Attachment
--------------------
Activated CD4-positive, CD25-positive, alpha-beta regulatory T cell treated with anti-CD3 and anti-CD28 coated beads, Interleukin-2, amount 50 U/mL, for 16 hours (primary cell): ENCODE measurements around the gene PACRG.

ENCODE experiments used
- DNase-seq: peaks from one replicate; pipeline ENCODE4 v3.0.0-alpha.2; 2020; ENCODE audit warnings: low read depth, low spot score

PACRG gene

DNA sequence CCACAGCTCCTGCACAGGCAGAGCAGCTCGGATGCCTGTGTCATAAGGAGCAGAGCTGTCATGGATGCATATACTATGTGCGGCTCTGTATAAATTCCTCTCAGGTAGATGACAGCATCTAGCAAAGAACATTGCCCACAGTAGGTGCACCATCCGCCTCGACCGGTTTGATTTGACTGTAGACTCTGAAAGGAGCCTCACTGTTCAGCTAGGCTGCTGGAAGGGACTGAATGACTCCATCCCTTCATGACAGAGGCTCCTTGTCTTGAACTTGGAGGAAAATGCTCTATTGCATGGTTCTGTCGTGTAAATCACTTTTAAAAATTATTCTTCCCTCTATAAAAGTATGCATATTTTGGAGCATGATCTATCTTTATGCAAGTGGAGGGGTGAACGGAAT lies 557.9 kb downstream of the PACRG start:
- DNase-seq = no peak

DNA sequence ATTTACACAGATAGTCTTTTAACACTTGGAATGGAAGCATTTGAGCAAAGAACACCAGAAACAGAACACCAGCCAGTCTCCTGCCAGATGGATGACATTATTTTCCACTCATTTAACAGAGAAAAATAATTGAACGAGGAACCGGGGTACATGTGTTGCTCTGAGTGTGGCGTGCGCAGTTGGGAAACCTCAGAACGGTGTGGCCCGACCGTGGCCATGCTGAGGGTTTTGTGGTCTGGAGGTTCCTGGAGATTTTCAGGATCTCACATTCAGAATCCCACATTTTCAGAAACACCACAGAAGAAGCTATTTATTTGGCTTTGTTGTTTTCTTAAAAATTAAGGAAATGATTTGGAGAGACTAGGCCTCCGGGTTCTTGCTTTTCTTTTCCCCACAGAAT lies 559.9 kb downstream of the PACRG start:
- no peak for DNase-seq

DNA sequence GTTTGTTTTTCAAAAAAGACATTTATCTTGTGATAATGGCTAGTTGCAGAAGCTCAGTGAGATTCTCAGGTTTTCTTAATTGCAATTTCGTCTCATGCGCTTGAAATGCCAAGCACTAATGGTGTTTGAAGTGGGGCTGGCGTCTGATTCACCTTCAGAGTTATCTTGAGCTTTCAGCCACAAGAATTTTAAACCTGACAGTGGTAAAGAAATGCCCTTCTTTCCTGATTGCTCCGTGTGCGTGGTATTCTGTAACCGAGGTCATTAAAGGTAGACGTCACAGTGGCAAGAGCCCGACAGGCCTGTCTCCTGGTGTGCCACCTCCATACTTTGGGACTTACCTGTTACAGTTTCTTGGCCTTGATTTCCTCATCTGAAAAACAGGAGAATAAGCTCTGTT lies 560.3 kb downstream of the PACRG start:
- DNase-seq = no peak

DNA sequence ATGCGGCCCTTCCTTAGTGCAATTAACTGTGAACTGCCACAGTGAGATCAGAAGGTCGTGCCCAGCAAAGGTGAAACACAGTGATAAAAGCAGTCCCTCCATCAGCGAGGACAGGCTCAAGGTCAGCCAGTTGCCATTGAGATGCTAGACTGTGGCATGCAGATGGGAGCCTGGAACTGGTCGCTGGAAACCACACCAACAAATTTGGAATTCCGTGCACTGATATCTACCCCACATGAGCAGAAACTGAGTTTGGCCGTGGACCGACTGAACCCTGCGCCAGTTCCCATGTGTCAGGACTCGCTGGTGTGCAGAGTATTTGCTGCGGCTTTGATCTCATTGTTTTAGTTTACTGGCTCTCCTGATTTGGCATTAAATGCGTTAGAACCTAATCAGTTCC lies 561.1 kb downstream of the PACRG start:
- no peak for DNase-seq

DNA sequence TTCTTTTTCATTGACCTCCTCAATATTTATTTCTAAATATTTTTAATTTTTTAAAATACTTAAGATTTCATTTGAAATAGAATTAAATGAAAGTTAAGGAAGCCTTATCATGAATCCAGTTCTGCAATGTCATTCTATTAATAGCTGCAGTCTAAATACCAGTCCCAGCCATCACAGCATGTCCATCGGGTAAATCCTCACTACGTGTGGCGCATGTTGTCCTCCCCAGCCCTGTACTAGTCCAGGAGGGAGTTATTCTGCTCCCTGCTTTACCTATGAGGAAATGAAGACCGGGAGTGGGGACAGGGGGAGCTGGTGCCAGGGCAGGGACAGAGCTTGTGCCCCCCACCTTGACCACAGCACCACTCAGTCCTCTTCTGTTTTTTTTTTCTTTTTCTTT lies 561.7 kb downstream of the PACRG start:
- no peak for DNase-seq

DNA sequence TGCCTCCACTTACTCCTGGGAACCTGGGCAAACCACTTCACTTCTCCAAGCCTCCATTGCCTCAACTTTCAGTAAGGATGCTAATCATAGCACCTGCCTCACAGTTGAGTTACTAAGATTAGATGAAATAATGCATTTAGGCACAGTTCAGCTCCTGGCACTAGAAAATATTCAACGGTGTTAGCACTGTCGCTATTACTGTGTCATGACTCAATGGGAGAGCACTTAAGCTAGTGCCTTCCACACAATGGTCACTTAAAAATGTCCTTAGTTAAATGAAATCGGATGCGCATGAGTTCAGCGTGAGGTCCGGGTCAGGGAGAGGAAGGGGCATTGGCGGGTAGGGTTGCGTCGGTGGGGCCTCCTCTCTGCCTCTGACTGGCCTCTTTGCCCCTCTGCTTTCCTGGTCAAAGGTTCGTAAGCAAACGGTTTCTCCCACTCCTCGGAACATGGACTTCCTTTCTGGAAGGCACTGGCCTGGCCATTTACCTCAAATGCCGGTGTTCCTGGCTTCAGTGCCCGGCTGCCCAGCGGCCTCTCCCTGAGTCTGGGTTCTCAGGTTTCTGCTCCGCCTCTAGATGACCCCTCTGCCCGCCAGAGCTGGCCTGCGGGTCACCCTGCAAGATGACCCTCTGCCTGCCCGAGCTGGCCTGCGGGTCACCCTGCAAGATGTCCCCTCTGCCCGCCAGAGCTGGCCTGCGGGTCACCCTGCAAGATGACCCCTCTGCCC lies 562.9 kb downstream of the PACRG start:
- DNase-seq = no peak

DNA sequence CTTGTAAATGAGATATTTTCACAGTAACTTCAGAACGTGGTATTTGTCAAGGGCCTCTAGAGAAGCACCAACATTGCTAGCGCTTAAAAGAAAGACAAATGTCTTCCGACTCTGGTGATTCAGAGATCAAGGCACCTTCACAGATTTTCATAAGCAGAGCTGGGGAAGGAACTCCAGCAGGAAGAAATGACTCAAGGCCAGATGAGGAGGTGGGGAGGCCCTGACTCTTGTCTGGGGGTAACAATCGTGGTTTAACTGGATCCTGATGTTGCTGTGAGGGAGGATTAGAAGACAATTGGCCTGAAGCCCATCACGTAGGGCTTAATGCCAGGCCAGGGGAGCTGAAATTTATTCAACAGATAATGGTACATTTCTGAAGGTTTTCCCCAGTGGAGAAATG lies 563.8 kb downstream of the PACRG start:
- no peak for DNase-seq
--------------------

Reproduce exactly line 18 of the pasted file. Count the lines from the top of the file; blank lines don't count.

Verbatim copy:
- no peak for DNase-seq